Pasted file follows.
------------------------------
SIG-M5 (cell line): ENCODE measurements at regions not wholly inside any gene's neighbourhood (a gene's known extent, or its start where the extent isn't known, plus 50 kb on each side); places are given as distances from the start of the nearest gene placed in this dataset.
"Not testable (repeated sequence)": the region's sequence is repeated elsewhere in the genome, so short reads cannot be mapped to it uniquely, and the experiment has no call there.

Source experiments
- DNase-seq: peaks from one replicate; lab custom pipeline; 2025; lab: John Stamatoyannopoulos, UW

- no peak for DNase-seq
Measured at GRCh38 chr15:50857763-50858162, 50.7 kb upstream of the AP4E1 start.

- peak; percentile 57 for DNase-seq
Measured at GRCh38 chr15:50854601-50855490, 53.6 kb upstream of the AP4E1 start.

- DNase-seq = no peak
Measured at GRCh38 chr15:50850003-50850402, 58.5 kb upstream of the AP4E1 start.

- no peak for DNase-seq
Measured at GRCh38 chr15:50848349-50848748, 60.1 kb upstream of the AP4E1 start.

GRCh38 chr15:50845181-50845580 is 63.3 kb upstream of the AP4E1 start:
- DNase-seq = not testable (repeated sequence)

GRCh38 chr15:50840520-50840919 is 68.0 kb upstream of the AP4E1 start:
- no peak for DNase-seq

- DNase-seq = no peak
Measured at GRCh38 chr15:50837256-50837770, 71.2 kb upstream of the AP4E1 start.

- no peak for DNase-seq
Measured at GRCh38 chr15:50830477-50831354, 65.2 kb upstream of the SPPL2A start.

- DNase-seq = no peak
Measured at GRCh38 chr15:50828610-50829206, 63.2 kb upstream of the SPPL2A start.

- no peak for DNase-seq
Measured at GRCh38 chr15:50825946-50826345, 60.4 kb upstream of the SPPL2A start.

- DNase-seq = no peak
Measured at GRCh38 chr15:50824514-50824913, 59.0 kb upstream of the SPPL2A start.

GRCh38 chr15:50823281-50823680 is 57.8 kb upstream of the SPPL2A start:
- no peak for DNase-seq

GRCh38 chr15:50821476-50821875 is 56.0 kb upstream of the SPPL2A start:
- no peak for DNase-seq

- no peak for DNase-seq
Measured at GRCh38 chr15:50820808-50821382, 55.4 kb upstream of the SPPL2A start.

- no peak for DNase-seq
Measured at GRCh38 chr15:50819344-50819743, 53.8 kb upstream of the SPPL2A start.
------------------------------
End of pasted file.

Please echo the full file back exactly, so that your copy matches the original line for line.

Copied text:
SIG-M5 (cell line): ENCODE measurements at regions not wholly inside any gene's neighbourhood (a gene's known extent, or its start where the extent isn't known, plus 50 kb on each side); places are given as distances from the start of the nearest gene placed in this dataset.
"Not testable (repeated sequence)": the region's sequence is repeated elsewhere in the genome, so short reads cannot be mapped to it uniquely, and the experiment has no call there.

Source experiments
- DNase-seq: peaks from one replicate; lab custom pipeline; 2025; lab: John Stamatoyannopoulos, UW

- no peak for DNase-seq
Measured at GRCh38 chr15:50857763-50858162, 50.7 kb upstream of the AP4E1 start.

- peak; percentile 57 for DNase-seq
Measured at GRCh38 chr15:50854601-50855490, 53.6 kb upstream of the AP4E1 start.

- DNase-seq = no peak
Measured at GRCh38 chr15:50850003-50850402, 58.5 kb upstream of the AP4E1 start.

- no peak for DNase-seq
Measured at GRCh38 chr15:50848349-50848748, 60.1 kb upstream of the AP4E1 start.

GRCh38 chr15:50845181-50845580 is 63.3 kb upstream of the AP4E1 start:
- DNase-seq = not testable (repeated sequence)

GRCh38 chr15:50840520-50840919 is 68.0 kb upstream of the AP4E1 start:
- no peak for DNase-seq

- DNase-seq = no peak
Measured at GRCh38 chr15:50837256-50837770, 71.2 kb upstream of the AP4E1 start.

- no peak for DNase-seq
Measured at GRCh38 chr15:50830477-50831354, 65.2 kb upstream of the SPPL2A start.

- DNase-seq = no peak
Measured at GRCh38 chr15:50828610-50829206, 63.2 kb upstream of the SPPL2A start.

- no peak for DNase-seq
Measured at GRCh38 chr15:50825946-50826345, 60.4 kb upstream of the SPPL2A start.

- DNase-seq = no peak
Measured at GRCh38 chr15:50824514-50824913, 59.0 kb upstream of the SPPL2A start.

GRCh38 chr15:50823281-50823680 is 57.8 kb upstream of the SPPL2A start:
- no peak for DNase-seq

GRCh38 chr15:50821476-50821875 is 56.0 kb upstream of the SPPL2A start:
- no peak for DNase-seq

- no peak for DNase-seq
Measured at GRCh38 chr15:50820808-50821382, 55.4 kb upstream of the SPPL2A start.

- no peak for DNase-seq
Measured at GRCh38 chr15:50819344-50819743, 53.8 kb upstream of the SPPL2A start.